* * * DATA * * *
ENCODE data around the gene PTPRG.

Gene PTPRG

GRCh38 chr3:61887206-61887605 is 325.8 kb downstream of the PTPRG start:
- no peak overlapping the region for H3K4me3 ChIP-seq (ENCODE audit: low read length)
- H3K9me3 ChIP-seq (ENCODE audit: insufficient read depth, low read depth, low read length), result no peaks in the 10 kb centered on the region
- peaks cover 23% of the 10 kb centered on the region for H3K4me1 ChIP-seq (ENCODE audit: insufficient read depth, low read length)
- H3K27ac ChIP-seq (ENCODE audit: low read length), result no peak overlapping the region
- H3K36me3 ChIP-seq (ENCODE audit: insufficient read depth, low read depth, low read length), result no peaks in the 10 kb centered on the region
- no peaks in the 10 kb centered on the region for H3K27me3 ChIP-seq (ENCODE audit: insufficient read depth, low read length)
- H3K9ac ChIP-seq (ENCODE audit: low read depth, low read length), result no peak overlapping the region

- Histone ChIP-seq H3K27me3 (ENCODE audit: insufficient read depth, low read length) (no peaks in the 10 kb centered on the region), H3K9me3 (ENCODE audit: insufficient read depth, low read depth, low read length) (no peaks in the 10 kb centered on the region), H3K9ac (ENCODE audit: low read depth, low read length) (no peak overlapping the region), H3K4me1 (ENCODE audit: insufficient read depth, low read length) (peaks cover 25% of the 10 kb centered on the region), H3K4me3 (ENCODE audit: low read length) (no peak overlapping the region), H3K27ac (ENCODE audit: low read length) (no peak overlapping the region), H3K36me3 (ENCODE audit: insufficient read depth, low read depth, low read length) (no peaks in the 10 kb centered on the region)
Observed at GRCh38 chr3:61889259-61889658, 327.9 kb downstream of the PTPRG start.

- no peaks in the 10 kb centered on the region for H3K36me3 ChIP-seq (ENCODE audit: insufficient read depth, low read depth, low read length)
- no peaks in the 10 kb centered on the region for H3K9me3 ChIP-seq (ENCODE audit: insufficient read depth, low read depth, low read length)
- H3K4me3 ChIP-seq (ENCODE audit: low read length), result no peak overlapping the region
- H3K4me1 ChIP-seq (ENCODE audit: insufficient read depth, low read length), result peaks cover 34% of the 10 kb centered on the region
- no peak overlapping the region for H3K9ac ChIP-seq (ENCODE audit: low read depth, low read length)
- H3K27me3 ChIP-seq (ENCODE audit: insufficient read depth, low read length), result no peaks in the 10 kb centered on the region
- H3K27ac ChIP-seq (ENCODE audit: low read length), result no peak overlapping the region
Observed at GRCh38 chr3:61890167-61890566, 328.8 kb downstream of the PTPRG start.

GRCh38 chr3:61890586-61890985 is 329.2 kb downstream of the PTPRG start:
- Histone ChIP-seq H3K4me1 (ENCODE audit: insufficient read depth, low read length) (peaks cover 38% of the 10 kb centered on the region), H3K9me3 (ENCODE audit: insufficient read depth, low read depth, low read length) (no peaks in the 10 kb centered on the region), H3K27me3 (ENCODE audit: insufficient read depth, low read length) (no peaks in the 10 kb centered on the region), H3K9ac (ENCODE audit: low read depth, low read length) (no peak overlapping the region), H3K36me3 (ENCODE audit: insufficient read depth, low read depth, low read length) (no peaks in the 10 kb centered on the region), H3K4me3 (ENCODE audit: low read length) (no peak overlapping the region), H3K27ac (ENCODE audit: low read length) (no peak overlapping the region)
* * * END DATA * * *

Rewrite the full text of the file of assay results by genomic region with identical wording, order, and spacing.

ENCODE data around the gene PTPRG.

Gene PTPRG

GRCh38 chr3:61887206-61887605 is 325.8 kb downstream of the PTPRG start:
- no peak overlapping the region for H3K4me3 ChIP-seq (ENCODE audit: low read length)
- H3K9me3 ChIP-seq (ENCODE audit: insufficient read depth, low read depth, low read length), result no peaks in the 10 kb centered on the region
- peaks cover 23% of the 10 kb centered on the region for H3K4me1 ChIP-seq (ENCODE audit: insufficient read depth, low read length)
- H3K27ac ChIP-seq (ENCODE audit: low read length), result no peak overlapping the region
- H3K36me3 ChIP-seq (ENCODE audit: insufficient read depth, low read depth, low read length), result no peaks in the 10 kb centered on the region
- no peaks in the 10 kb centered on the region for H3K27me3 ChIP-seq (ENCODE audit: insufficient read depth, low read length)
- H3K9ac ChIP-seq (ENCODE audit: low read depth, low read length), result no peak overlapping the region

- Histone ChIP-seq H3K27me3 (ENCODE audit: insufficient read depth, low read length) (no peaks in the 10 kb centered on the region), H3K9me3 (ENCODE audit: insufficient read depth, low read depth, low read length) (no peaks in the 10 kb centered on the region), H3K9ac (ENCODE audit: low read depth, low read length) (no peak overlapping the region), H3K4me1 (ENCODE audit: insufficient read depth, low read length) (peaks cover 25% of the 10 kb centered on the region), H3K4me3 (ENCODE audit: low read length) (no peak overlapping the region), H3K27ac (ENCODE audit: low read length) (no peak overlapping the region), H3K36me3 (ENCODE audit: insufficient read depth, low read depth, low read length) (no peaks in the 10 kb centered on the region)
Observed at GRCh38 chr3:61889259-61889658, 327.9 kb downstream of the PTPRG start.

- no peaks in the 10 kb centered on the region for H3K36me3 ChIP-seq (ENCODE audit: insufficient read depth, low read depth, low read length)
- no peaks in the 10 kb centered on the region for H3K9me3 ChIP-seq (ENCODE audit: insufficient read depth, low read depth, low read length)
- H3K4me3 ChIP-seq (ENCODE audit: low read length), result no peak overlapping the region
- H3K4me1 ChIP-seq (ENCODE audit: insufficient read depth, low read length), result peaks cover 34% of the 10 kb centered on the region
- no peak overlapping the region for H3K9ac ChIP-seq (ENCODE audit: low read depth, low read length)
- H3K27me3 ChIP-seq (ENCODE audit: insufficient read depth, low read length), result no peaks in the 10 kb centered on the region
- H3K27ac ChIP-seq (ENCODE audit: low read length), result no peak overlapping the region
Observed at GRCh38 chr3:61890167-61890566, 328.8 kb downstream of the PTPRG start.

GRCh38 chr3:61890586-61890985 is 329.2 kb downstream of the PTPRG start:
- Histone ChIP-seq H3K4me1 (ENCODE audit: insufficient read depth, low read length) (peaks cover 38% of the 10 kb centered on the region), H3K9me3 (ENCODE audit: insufficient read depth, low read depth, low read length) (no peaks in the 10 kb centered on the region), H3K27me3 (ENCODE audit: insufficient read depth, low read length) (no peaks in the 10 kb centered on the region), H3K9ac (ENCODE audit: low read depth, low read length) (no peak overlapping the region), H3K36me3 (ENCODE audit: insufficient read depth, low read depth, low read length) (no peaks in the 10 kb centered on the region), H3K4me3 (ENCODE audit: low read length) (no peak overlapping the region), H3K27ac (ENCODE audit: low read length) (no peak overlapping the region)